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Should Alpha Lipoic Acid Be Taken With Food or on a Empty Stomach?

by
author image Chris Daniels
Chris Daniels covers advances in nutrition and fitness online. Daniels has numerous certifications and degrees covering human health, nutritional requirements and sports performance. An avid cyclist, weightlifter and swimmer, Daniels has experienced the journey of fitness in the role of both an athlete and coach.
Should Alpha Lipoic Acid Be Taken With Food or on a Empty Stomach?
Alpha-lipoic acid is best absorbed on an empty stomach. Photo Credit milosducati/iStock/Getty Images

Antioxidants in your body are important to prevent damage from normal biological processes and environmental dangers. Alpha-lipoic acid is a natural chemical that functions as an antioxidant throughout your body and helps regenerate other natural antioxidants. Supplements containing ALA are used to improve glucose use, diabetic neuropathy and other conditions, and are best absorbed when taken on an empty stomach.

About Alpha-Lipoic Acid

ALA is soluble both in water and fatty environments, allowing it to be a unique antioxidant that can protect all parts of your body. ALA also serves to recycle other antioxidants such as vitamin C, vitamin E and glutathione. Although the mechanism is still unclear, ALA improves uptake and use of glucose and other nutrients by some action on the insulin receptor. Insulin sensitivity and peripheral neuropathy in those with Type 2 diabetes and other metabolic disorders may be improved by ALA supplementation.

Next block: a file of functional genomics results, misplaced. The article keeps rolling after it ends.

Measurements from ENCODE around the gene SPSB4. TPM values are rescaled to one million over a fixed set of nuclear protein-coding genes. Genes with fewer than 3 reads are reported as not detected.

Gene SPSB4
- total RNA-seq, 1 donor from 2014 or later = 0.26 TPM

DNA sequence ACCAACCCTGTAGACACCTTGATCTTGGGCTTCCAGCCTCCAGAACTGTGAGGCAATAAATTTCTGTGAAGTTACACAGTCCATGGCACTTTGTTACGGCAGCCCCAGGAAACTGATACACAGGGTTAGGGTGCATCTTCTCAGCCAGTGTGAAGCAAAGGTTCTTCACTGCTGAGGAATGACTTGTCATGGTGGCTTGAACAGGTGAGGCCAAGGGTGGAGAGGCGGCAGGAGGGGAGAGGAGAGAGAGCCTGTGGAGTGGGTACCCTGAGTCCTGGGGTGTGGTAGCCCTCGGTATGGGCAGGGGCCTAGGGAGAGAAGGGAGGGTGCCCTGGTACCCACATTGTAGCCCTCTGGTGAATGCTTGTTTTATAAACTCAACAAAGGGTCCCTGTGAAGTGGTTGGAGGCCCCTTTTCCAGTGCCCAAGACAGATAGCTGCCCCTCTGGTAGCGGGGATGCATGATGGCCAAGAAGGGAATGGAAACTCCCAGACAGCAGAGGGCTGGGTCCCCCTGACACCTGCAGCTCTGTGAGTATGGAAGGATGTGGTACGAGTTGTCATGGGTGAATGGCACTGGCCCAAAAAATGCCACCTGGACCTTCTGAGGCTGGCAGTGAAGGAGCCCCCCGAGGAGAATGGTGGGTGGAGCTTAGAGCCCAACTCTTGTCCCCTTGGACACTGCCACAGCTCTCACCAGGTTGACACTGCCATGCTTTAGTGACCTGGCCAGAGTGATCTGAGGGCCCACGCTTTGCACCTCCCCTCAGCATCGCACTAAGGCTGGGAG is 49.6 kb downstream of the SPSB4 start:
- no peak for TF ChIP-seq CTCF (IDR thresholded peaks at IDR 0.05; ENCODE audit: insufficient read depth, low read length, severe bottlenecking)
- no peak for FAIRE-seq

Absorption

ALA is best absorbed on an empty stomach, one to two hours before eating. According to the Linus Pauling Institute, a dose of 50 mg or more of ALA results in a significant but transient level of ALA in the blood. ALA can exist in two forms, designated R or S, that are basically mirror images like your left and right hand. R-ALA is the form naturally produced by your body. Supplements containing only R-ALA are more expensive but better absorbed by your body.

Time-Release Alpha-Lipoic Acid

Although ALA levels can be raised significantly with supplements, excess ALA is rapidly metabolized by your body and excreted. Those wishing to take ALA for its antioxidant support or to aid in the treatment of Type 2 diabetes, where the recommended dose is 800 mg per day in divided doses, may wish to take a time-release supplement.

Safe Supplementation

ALA is naturally present in the body, and supplementation of up to 1,600 mg per day for six months and 1,200 mg per day for two years have been well tolerated in studies, according to the Linus Pauling Institute. Consult your doctor before taking ALA supplements if you are being treated for a medical condition or are taking daily medication, prescription or otherwise. Those who consume large amounts of alcohol or have a vitamin B-1 deficiency should avoid ALA supplements. ALA may help lower blood sugar, but may do so excessively if you are taking other drugs for diabetes.

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